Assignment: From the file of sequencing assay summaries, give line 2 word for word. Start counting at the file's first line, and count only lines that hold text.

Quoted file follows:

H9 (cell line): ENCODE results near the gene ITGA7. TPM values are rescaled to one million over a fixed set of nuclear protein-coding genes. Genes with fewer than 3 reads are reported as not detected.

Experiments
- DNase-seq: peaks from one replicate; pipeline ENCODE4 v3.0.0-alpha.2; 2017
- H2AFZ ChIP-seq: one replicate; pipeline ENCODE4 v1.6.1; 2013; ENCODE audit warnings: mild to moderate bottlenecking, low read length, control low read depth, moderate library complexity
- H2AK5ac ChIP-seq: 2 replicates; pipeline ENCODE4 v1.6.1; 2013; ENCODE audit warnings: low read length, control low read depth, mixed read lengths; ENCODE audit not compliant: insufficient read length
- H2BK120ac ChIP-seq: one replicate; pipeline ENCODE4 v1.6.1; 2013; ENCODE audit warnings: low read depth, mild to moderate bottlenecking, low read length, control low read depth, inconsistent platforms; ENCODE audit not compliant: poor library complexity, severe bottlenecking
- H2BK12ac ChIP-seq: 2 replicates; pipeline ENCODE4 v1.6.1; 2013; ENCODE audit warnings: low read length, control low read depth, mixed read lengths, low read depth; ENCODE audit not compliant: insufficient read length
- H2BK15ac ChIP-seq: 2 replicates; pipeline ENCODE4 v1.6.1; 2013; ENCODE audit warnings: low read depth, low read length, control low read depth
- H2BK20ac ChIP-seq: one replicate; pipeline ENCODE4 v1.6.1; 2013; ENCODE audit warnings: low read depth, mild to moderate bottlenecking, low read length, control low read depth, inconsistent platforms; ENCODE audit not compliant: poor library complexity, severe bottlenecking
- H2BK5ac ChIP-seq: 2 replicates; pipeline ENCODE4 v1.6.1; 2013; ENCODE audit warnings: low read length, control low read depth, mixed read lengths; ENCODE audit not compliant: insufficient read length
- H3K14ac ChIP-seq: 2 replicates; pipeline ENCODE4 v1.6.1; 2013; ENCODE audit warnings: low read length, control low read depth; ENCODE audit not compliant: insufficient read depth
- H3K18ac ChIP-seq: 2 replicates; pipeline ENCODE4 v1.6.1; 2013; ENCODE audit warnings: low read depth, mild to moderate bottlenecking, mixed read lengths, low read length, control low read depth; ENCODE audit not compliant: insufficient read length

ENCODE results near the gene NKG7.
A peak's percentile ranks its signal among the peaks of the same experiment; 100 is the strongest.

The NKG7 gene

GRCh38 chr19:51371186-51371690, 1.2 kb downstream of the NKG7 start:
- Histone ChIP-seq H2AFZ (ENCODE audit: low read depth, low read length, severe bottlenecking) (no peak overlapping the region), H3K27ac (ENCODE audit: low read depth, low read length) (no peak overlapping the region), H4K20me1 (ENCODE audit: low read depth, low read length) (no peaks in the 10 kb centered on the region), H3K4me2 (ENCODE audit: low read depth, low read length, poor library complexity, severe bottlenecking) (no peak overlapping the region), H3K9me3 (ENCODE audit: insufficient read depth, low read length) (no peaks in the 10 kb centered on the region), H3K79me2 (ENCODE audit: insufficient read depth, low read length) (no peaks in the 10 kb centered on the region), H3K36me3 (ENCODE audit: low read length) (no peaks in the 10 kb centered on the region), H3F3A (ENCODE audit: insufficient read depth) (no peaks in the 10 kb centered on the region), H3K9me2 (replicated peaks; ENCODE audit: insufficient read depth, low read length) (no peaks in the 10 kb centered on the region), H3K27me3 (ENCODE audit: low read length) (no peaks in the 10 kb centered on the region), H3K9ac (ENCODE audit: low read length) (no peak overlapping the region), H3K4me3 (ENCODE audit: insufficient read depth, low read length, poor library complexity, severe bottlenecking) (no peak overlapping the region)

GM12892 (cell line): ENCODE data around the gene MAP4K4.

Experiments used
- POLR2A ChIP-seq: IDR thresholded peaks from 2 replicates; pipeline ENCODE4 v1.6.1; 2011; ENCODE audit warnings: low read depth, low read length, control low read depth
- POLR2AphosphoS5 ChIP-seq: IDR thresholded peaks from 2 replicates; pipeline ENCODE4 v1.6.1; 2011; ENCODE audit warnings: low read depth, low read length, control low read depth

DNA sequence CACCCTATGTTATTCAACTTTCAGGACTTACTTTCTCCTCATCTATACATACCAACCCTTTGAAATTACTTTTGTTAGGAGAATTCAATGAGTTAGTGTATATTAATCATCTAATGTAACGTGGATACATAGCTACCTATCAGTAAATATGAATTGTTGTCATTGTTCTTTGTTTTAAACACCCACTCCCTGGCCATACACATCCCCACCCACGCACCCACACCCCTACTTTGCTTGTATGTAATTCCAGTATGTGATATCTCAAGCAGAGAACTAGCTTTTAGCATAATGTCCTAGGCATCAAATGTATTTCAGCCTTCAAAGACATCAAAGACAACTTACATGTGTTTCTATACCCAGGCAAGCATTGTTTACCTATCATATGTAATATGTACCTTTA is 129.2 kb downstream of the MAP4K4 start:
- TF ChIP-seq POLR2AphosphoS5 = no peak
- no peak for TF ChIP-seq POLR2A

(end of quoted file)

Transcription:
Experiments